The preclearance provision of the Voting Rights Act required that all or part of 15 states submit their election changes to federal officials for approval. Today, five members of the Court ruled that the Section 4 coverage formula of the Voting Rights Act is unconstitutional and can no longer be used to require that areas preclear their election rules with federal officials. The Court invalidated the coverage formula because the Justices believed the formula was based on outdated election data from the 1960s and 1970s. Today’s Supreme Court decision is a setback for democracy. Unfortunately, today’s decision gives politicians even more power to unfairly manipulate election rules and target Americans based on how they look or talk. There is overwhelming evidence that unfair voting rules remain a very real threat—too many political operatives currently manipulate rules to diminish the voices of growing minority communities.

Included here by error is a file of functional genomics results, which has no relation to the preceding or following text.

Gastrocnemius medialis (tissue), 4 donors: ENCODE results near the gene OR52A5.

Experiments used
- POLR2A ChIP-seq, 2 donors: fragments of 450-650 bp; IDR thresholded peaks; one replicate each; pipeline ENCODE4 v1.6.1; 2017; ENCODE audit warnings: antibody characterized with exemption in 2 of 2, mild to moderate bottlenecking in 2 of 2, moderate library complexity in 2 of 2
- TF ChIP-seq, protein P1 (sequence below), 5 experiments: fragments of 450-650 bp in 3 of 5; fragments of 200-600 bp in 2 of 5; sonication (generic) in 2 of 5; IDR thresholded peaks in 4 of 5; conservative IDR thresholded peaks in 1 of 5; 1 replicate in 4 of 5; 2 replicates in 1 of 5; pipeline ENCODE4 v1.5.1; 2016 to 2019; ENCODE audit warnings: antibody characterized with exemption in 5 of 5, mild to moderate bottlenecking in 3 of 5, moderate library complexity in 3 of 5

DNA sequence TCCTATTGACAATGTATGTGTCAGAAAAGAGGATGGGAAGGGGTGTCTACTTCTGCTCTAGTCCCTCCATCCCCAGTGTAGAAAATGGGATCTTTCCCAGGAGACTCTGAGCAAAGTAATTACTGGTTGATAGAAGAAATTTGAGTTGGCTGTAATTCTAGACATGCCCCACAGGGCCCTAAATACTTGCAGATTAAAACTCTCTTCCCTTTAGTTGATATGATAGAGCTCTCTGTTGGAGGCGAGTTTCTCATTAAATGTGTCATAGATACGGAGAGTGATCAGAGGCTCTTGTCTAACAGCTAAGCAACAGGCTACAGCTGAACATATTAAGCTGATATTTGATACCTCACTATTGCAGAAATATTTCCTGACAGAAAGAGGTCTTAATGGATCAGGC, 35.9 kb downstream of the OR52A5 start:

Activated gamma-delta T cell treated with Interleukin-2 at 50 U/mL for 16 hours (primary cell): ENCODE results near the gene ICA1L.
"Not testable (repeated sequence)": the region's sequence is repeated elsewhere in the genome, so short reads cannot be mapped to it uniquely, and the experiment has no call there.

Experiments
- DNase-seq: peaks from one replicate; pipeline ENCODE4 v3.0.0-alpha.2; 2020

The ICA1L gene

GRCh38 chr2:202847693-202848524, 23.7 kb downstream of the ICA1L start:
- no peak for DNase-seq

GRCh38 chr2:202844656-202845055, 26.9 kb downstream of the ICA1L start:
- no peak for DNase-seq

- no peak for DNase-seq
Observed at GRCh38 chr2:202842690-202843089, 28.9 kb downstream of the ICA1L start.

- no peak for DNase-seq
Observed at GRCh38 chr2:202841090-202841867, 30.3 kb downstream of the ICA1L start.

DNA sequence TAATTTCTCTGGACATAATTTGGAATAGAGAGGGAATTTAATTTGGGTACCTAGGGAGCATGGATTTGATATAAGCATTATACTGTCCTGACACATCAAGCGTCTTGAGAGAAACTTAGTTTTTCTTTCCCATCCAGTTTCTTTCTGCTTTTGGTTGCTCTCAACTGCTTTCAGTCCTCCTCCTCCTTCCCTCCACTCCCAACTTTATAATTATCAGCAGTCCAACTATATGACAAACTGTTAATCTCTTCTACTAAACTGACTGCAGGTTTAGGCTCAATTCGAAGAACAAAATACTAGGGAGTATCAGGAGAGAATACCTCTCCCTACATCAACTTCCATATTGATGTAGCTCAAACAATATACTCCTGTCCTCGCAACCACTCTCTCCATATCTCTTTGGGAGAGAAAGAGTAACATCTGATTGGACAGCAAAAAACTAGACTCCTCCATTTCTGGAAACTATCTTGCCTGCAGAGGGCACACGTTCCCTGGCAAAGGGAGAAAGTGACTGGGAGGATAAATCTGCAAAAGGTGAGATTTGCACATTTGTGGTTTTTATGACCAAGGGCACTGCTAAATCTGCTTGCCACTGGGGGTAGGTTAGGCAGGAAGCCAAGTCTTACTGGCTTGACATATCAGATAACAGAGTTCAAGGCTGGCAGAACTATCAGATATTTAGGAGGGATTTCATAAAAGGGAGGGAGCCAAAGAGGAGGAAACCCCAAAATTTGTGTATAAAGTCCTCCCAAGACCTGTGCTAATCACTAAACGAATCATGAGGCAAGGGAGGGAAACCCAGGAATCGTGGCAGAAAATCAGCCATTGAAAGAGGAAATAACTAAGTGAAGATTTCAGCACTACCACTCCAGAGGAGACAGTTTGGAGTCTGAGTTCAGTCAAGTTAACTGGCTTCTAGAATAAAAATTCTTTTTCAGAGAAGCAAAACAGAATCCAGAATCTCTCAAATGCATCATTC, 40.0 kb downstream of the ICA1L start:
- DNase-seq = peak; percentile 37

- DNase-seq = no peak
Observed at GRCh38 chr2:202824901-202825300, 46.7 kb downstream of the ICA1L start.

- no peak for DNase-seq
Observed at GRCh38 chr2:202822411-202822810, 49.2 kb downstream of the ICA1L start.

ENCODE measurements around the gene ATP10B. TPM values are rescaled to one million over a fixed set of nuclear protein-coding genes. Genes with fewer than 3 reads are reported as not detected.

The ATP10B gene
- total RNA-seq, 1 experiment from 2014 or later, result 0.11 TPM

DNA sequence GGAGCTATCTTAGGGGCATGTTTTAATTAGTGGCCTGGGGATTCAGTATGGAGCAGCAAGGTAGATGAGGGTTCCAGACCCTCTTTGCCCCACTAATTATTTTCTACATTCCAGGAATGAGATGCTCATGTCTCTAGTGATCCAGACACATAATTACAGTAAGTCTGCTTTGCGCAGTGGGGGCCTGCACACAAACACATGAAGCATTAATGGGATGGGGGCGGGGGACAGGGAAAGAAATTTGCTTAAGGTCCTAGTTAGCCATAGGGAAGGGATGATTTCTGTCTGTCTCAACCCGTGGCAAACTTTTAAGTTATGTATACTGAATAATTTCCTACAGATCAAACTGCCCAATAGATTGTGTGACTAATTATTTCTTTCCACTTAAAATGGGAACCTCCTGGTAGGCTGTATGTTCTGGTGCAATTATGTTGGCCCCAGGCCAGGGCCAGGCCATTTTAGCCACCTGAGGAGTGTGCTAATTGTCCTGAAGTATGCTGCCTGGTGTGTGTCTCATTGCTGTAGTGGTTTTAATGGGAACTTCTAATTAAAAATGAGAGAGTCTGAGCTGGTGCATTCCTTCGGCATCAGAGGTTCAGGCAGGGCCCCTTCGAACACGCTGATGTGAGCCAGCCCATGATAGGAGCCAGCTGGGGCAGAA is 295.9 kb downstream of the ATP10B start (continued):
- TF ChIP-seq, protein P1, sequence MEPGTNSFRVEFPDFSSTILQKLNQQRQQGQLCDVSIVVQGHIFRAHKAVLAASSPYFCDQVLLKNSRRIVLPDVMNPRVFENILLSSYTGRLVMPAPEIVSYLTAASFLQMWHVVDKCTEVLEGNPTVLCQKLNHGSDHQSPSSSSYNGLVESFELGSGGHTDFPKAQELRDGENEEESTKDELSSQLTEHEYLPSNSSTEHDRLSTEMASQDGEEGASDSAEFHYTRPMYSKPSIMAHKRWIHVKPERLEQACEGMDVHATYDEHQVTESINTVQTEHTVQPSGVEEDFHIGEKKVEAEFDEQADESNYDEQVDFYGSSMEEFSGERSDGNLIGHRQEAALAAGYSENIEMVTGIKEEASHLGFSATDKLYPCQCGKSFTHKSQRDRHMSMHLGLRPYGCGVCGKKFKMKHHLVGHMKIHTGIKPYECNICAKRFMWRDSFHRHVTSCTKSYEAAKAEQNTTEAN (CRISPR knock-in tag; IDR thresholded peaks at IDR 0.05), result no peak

Due to today’s decision, protecting voting rights now will be more expensive and slower. We will miss a lot of under-the-radar manipulation. It also will be tougher to stop unfair rules before they are actually used in elections and harm voters. The biggest problem will be the under-the-radar manipulation of election rules for local offices that are often non-partisan and escape national attention—over 85% of all election rule changes rejected as unfair under Section 5 were at the local level.
While today’s Supreme Court decision is a setback, fortunately the Court provided Congress the opportunity to update the Act. Voting rights protections are still needed, and it is feasible to design up-to-date and adequate protections.